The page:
For twenty-five years, Kendall Brown studied PotosAs, Spanish America's greatest silver producer and perhaps the world's most famous mining district. He read about the flood of silver that flowed from its Cerro Rico and learned of the toil of its miners. PotosAs symbolized fabulous wealth and unbelievable suffering. New World bullion stimulated the formation of the first world economy but at the same time it had profound consequences for labor, as mine operators and refiners resorted to extreme forms of coercion to secure workers. In many cases the environment also suffered devastating harm. All of this occurred in the name of wealth for individual entrepreneurs, companies, and the ruling states. Yet the question remains of how much economic development mining managed to produce in Latin America and what were its social and ecological consequences. Brown's focus on the legendary mines at PotosAs and comparison of its operations to those of other mines in Latin America is a well-written and accessible study that is the first to span the colonial era to the present.The Indians, he noted, adied of the inhuman and bitter treatment they received in the mines and from other pestilential ... In the goldfields, a work gang was generally a five-person team: two men to dig the gold-bearing dirt; two men to carry it toanbsp;...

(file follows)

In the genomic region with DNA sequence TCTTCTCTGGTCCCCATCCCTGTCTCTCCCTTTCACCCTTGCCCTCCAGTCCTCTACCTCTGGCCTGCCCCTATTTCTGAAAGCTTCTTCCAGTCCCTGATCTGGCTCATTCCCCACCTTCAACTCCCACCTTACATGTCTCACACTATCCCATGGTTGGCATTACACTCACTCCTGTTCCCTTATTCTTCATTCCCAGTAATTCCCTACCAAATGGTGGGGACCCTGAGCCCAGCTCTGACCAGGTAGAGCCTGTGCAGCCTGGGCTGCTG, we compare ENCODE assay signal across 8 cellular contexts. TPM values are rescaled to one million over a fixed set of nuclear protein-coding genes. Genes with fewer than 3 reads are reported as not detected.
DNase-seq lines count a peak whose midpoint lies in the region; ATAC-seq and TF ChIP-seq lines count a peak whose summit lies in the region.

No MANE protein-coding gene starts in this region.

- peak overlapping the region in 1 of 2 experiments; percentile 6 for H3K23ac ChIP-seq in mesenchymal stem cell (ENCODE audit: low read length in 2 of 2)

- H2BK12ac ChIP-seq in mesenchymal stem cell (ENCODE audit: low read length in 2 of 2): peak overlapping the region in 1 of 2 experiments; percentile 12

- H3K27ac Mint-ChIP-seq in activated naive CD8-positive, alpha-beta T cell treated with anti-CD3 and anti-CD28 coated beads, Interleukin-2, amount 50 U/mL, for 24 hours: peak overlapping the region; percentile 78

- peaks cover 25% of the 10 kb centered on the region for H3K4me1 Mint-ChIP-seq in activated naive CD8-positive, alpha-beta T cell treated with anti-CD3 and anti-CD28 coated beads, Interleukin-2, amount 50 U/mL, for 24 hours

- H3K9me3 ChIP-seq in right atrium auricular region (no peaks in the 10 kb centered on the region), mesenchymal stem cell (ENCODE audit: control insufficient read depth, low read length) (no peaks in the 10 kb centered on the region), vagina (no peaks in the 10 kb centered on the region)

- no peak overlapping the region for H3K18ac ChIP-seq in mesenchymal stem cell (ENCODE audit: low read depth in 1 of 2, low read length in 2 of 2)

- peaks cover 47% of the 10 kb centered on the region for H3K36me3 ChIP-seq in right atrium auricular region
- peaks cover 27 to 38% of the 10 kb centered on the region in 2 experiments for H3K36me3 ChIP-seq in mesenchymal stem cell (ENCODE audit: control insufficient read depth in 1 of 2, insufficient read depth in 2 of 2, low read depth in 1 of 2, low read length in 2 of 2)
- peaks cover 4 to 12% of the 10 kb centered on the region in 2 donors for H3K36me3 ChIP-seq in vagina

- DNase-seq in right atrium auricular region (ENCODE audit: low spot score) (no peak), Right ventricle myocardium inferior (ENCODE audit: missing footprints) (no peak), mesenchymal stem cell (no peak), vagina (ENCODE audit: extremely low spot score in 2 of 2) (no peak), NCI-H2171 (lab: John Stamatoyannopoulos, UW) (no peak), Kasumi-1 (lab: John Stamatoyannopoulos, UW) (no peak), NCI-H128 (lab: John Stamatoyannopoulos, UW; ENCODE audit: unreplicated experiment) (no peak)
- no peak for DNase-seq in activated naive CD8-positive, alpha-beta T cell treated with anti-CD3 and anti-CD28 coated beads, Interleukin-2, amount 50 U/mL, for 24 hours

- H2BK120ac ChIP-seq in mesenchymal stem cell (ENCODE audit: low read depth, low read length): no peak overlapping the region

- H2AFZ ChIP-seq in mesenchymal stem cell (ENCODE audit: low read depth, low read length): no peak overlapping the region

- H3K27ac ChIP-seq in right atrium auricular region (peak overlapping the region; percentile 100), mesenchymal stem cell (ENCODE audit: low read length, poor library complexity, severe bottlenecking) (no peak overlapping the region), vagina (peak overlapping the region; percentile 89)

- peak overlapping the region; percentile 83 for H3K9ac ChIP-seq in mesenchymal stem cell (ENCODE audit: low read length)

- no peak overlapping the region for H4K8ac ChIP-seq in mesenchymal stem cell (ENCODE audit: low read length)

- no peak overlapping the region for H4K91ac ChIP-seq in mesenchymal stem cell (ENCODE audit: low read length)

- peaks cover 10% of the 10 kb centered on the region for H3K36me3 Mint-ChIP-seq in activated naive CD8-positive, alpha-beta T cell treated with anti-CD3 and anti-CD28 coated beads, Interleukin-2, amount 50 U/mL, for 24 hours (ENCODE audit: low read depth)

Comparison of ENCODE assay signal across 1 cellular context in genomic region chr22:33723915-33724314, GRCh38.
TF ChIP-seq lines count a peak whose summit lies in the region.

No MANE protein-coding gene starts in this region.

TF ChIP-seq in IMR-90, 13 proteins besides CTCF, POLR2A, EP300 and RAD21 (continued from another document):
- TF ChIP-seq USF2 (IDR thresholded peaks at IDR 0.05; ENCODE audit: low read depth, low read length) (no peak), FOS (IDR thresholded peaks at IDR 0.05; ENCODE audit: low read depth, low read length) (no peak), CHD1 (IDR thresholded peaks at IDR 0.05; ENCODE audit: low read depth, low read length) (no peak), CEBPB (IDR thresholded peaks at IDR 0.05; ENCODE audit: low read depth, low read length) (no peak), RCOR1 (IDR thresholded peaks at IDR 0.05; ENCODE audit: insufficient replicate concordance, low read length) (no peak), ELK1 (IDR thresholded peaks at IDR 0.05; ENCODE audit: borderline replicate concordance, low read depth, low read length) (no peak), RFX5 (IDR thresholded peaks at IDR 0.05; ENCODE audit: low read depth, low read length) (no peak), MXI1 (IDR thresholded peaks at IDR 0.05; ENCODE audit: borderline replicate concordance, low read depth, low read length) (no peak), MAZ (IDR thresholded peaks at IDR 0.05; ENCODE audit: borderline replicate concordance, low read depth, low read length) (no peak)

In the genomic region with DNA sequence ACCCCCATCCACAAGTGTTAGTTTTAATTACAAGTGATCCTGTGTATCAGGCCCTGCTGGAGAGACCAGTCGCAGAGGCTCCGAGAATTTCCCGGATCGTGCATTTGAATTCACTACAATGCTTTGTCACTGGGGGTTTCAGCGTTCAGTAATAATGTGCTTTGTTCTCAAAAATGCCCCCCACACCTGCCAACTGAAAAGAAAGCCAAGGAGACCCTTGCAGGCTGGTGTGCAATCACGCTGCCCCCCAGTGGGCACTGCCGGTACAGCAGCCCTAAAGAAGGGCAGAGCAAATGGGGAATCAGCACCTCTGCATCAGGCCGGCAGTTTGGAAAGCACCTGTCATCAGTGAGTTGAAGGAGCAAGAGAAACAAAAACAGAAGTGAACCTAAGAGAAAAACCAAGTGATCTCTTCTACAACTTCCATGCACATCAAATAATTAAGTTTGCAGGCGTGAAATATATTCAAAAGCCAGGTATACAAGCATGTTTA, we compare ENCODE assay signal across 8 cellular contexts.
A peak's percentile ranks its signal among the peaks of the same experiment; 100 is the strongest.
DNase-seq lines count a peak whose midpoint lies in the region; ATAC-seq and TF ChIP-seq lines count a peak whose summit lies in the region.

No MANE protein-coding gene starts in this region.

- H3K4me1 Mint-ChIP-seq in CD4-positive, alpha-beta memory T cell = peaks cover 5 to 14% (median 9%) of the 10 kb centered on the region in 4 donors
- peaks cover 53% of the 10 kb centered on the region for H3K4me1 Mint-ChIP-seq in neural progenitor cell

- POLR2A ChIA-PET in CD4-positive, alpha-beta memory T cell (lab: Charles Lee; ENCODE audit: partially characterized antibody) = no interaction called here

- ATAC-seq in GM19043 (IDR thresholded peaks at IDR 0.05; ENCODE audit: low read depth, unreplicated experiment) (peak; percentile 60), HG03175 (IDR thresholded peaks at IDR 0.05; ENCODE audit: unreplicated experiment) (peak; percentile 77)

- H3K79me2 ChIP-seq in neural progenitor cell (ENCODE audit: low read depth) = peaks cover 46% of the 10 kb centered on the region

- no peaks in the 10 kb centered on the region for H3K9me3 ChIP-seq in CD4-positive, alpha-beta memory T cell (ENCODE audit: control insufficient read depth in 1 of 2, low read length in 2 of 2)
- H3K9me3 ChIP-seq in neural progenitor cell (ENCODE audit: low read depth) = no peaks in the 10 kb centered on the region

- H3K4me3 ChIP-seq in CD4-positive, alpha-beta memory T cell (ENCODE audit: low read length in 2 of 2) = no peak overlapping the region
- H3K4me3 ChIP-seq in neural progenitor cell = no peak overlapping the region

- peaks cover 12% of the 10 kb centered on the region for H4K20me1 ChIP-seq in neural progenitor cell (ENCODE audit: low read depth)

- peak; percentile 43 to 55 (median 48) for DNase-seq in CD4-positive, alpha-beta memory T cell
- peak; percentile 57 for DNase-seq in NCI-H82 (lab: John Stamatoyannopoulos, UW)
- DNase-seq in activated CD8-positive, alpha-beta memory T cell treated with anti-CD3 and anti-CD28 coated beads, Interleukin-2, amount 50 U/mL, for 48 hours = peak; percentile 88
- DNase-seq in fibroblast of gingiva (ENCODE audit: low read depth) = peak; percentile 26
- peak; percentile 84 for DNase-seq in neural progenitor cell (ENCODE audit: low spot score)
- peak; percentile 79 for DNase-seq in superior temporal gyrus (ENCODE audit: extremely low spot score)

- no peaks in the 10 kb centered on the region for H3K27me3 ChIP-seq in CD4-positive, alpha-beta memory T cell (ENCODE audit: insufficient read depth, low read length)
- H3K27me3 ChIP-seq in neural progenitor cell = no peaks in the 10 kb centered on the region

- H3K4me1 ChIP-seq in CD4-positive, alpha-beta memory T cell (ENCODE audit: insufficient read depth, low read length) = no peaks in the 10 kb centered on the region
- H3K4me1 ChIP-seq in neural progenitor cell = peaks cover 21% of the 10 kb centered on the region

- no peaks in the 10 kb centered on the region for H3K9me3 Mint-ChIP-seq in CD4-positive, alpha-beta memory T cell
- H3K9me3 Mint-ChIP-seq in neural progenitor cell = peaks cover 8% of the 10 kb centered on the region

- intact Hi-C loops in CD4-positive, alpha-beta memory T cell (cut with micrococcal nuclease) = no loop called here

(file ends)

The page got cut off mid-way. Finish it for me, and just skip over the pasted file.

|Title||:||A History of Mining in Latin America|
|Publisher||:||UNM Press - 2012-03-16|